Google Tricked Homeless People Into Selling Their Facial Data


A few months ago reports emerged that Google was asking random strangers to sell their facial data in exchange for a $5 gift card to train Pixel 4’s facial recognition system. Now, a new report from the New York Daily suggests that Google contractors covertly targeted homeless people and dark-skinned people for the data without explicitly telling them that they represent the tech giant.

The report blames a contracting agency named Randstad which targeted people in Atlanta. Allegedly, people from Randstad recorded facial recognition data of homeless people and tricked college students into it without informing them that their facial data is being captured.

Google contractors, speaking to Daily News, said they told people to play a “selfie game” similar to Snapchat which secretly recorded their facial data. According to a Google TVC (Temps, vendors or contractors), they were specifically ordered by supervisors at Randstad not to disclose that they are recording facial data.

“We were told not to tell (people) that it was video, even though it would say on the screen that a video was taken,” said a TVC.

These hire-workers were explicitly told to rush through consent terms and walk away if a person gets suspicious.

One of the former workers working on Google’s project for Randstad said they were trained to master a vocabulary that would distract the user from knowing the real purpose behind the “selfie game.”

“It was a lot of basically sensory overloading the person into getting it done as quickly as possible and distracting them as much as possible so they didn’t even really have time to realize what was going on,” he added.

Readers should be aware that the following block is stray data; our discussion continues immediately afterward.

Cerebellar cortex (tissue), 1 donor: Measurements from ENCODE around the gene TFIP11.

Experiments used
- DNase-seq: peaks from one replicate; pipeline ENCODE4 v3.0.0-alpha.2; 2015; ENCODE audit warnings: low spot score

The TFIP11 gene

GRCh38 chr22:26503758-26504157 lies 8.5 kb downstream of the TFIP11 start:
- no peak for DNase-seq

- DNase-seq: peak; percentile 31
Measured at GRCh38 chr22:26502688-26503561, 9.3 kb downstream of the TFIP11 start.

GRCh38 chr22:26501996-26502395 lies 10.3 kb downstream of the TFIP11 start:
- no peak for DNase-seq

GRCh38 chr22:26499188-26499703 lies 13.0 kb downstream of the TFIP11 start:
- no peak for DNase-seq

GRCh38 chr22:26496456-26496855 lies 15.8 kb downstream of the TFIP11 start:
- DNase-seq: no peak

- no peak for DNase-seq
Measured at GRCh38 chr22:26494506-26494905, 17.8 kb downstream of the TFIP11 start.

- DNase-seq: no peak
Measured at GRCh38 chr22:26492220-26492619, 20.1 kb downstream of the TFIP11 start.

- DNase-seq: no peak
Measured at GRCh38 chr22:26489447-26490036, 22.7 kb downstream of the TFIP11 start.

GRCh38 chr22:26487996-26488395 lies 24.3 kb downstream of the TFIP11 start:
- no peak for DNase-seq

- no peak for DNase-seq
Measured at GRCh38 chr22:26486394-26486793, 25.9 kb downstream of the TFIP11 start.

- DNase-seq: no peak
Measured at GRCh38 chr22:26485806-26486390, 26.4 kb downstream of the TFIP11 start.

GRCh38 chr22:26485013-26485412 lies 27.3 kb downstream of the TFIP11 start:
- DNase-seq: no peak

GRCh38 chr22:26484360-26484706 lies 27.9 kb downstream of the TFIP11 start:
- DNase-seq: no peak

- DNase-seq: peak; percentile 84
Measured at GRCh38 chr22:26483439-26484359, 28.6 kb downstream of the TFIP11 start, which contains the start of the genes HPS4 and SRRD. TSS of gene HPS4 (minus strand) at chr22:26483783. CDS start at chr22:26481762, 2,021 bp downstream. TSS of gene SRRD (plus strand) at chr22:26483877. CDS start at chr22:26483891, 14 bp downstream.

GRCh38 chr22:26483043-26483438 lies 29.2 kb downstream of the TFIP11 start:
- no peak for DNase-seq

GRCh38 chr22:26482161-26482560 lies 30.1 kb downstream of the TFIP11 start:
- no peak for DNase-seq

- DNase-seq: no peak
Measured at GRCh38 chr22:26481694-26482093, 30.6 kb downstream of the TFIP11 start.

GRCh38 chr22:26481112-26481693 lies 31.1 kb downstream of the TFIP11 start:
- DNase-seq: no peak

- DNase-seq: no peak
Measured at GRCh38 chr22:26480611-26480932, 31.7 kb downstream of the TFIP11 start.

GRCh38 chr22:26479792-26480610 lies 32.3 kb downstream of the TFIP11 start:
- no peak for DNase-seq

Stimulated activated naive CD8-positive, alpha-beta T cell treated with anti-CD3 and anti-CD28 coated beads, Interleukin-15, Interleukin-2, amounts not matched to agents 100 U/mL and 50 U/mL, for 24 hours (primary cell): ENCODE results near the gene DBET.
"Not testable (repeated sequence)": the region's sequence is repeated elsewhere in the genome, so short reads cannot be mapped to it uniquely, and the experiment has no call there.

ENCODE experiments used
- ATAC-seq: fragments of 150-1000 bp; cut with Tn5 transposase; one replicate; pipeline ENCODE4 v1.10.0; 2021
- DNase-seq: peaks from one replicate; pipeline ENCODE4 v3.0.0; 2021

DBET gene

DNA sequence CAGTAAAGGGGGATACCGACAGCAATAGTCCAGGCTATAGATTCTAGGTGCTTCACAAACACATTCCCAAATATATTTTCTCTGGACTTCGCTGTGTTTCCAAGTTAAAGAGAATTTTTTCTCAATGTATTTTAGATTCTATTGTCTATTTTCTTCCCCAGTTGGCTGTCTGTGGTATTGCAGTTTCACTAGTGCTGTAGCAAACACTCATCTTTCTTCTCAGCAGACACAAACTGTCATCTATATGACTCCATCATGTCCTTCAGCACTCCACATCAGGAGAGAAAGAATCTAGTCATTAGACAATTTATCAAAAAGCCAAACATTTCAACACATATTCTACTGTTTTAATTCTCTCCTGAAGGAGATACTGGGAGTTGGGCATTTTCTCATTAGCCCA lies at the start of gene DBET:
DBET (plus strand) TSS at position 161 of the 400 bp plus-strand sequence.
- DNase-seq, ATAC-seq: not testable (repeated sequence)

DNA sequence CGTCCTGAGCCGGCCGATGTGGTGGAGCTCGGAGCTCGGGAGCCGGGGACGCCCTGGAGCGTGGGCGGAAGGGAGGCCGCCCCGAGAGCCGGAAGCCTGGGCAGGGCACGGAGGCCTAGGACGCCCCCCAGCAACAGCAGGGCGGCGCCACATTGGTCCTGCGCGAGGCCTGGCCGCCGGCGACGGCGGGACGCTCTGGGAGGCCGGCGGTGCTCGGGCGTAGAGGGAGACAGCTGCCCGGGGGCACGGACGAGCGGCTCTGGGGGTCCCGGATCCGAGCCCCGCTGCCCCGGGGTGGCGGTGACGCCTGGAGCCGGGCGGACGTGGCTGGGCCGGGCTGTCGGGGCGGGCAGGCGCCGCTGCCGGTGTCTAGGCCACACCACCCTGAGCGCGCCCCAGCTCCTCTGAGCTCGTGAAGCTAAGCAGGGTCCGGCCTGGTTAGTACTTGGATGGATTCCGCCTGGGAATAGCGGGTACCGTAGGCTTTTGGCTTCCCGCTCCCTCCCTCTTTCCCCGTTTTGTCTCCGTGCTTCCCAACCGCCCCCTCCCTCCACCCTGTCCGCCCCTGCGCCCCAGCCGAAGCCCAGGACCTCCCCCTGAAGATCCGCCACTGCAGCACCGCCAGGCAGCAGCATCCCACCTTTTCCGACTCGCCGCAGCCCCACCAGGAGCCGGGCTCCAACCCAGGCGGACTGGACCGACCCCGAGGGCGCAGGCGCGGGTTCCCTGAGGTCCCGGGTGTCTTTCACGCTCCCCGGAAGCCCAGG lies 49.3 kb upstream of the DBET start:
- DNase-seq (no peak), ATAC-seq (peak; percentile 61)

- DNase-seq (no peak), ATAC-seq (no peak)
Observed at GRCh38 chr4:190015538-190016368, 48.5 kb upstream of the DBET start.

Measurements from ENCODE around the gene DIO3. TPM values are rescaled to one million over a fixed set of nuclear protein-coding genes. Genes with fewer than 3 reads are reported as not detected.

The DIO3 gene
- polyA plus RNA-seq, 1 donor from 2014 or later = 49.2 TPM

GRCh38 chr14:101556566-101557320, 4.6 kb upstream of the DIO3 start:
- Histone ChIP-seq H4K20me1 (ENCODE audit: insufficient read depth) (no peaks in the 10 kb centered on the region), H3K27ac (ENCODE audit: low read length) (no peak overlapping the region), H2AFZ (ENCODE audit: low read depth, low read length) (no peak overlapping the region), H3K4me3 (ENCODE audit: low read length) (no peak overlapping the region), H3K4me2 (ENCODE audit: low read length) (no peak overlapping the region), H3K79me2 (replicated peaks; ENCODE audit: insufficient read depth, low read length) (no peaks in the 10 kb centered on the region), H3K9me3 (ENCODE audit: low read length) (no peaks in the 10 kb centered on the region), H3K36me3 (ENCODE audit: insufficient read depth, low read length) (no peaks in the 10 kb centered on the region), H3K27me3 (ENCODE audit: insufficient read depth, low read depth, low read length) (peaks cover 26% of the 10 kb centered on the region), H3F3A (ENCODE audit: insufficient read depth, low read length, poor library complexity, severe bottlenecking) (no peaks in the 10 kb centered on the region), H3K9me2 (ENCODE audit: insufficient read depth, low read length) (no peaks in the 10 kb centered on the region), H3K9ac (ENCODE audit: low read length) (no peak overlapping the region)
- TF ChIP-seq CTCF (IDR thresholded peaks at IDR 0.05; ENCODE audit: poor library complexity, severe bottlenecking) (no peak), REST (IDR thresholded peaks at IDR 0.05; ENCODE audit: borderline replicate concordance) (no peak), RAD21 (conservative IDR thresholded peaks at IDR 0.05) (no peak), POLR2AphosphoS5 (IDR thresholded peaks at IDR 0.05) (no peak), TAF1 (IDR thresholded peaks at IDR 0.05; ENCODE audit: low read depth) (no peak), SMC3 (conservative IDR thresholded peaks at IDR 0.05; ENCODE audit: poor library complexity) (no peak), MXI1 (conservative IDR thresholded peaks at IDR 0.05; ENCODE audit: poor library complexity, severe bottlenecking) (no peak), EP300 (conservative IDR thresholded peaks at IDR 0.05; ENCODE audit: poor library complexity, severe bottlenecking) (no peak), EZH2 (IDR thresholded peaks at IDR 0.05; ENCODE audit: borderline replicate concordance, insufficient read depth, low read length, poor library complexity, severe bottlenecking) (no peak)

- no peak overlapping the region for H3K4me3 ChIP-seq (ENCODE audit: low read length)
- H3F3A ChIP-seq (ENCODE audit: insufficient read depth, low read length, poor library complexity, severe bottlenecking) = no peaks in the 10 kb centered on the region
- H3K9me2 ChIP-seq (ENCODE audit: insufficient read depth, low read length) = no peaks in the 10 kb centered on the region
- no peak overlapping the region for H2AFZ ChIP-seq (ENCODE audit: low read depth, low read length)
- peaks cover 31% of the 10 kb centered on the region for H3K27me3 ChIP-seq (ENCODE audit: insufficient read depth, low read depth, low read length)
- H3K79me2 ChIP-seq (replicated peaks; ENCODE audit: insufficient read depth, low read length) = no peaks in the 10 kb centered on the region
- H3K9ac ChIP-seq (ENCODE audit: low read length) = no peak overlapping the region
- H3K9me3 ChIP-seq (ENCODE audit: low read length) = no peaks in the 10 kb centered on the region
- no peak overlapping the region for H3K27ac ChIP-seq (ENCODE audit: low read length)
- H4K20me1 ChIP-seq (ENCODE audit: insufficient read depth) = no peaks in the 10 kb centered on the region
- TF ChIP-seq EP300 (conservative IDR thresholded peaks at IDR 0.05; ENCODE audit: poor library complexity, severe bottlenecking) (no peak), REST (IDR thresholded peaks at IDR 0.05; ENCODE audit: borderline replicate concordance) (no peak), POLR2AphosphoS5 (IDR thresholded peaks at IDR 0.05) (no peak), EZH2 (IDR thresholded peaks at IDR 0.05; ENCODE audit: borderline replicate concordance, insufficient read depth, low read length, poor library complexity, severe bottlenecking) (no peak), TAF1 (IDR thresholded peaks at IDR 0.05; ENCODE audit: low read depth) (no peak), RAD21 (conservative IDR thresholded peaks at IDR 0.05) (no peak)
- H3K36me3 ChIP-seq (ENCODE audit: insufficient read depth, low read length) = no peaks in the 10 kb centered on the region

It is not sure whether Google knew about the shady facial collection policies of Randstad but the report mentions that a Google manager has acknowledged that they specifically ordered contractors to go after dark-skinned people for diversifying the facial dataset.

You can read the entire report here.

It is clear that Google contractors are using illegitimate methods to collect facial recognition from people. The search giant needs to make sure that trickery and unlawful means are not adopted to accomplish any project. In a realm where privacy is the most staggering question in the eyes of users, such methods will further make it difficult for companies to gain the trust of users.

Also Read: This Company Will Pay Half The Money So You Can Drive Its Electric Cars
Anmol Sachdeva

Anmol Sachdeva

Anmol is a tech journalist who handles reportage of cybersecurity and Apple and OnePlus devices at Fossbytes. He's an ambivert who is striving hard to appease existential crisis by eating, writing, and scrolling through memes.
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